We build nations. They are socially constructed. I don’t mean that in the flippant way in which the phrase is often used – that nations are a delusion, an illusion which sensible people have no truck with – but in the sense that we build and sustain them through social action and cognition: they don’t spring from our flesh and blood. We imagine them into life, generating their boundaries, porous or otherwise. They can do good and bad things, and all have brighter and darker sides and potential.

Some folk on the No side have argued that Scottish nationalism is a unique pathology, pushing the country along the road to authoritarian government and heaven knows what. This too is codswallop, elegantly nailed by Fintan O’Toole last week. The Yes campaign is normal, in the narrow sense that it articulates a basic, respectable desire for self-government and responsibility, a desire rooted in an idea of democratic decision-making and political self-organisation. It respects the fact that political ideologies are important, and can (and perhaps ought to) diverge, and those divergence could and (perhaps) should be given institutional expression.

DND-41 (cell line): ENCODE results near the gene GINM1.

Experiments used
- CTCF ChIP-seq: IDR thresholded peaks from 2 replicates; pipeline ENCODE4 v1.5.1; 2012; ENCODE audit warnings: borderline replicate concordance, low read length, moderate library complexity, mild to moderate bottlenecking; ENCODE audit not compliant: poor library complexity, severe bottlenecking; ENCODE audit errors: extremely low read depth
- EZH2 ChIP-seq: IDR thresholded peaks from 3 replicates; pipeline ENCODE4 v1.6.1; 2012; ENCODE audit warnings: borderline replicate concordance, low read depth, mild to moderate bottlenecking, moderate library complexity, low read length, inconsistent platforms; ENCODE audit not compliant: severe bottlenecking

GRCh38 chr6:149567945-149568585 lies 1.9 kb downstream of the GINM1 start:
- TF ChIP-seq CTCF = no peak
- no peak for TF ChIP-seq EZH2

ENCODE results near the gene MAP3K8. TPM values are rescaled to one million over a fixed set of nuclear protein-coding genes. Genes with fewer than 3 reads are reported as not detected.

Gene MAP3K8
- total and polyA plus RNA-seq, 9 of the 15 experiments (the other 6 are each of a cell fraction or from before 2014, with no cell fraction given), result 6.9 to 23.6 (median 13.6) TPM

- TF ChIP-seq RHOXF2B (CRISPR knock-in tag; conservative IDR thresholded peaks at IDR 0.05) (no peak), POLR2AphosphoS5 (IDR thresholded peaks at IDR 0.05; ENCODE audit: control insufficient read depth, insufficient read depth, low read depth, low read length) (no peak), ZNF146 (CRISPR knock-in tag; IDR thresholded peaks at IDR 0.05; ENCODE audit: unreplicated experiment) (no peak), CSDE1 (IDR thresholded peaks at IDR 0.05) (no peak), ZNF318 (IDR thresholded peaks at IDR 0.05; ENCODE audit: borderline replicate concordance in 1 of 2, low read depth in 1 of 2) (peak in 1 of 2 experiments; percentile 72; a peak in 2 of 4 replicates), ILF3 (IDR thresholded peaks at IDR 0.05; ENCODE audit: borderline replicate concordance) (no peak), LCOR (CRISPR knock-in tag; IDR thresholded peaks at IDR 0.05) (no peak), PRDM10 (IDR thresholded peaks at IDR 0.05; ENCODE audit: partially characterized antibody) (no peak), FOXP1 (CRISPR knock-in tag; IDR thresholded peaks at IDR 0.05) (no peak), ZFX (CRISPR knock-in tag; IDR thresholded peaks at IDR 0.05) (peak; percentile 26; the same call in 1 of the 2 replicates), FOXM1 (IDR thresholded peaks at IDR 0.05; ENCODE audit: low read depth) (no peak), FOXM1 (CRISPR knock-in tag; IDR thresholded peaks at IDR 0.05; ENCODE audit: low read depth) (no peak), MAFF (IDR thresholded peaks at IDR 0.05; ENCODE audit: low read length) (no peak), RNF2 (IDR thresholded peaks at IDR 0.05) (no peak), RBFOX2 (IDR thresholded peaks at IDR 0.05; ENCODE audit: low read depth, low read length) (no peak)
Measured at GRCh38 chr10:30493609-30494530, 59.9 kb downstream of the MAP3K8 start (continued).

This insight is also the kernel of the 1980s Claim of Right. The Yes campaign may amplify its logic further than some proponents of Scottish devolution are comfortable with, but the arguments for independence are cognate with those agitating for greater powers for Scottish democratic institutions. Yes voters take them a stage further – no quibbles from me on that score – but they spring from a similar place in principle. Yet in this campaign, the Labour Party have, very unsystematically, been laying political powderkegs beneath their own increasingly incoherent thinking on devolution. Indeed, the party have been stoking up a rich store of political problems which will outlast the result, come what may next week, but it has been striking how vigorously its key proponents have junked and scorned thinking central to the devolution project.

In their rush to toss around damning epithets, the No campaign often miss out the positive potential of nationalism’s Janus faces, playing the lawyer’s trick of relabeling that positive dimension “British patriotism”, and sinking the potentially unattractive dimensions of British nationalism into the permafrost of the unconscious. I have friends who are thoroughgoing anti-nationalists who reject any political thinking premised on nationalist concepts. I respect the coherence of that. What I cannot respect, however, is the refusal to reckon with what has become the No campaign’s primary positive case for the Union – British nationalism.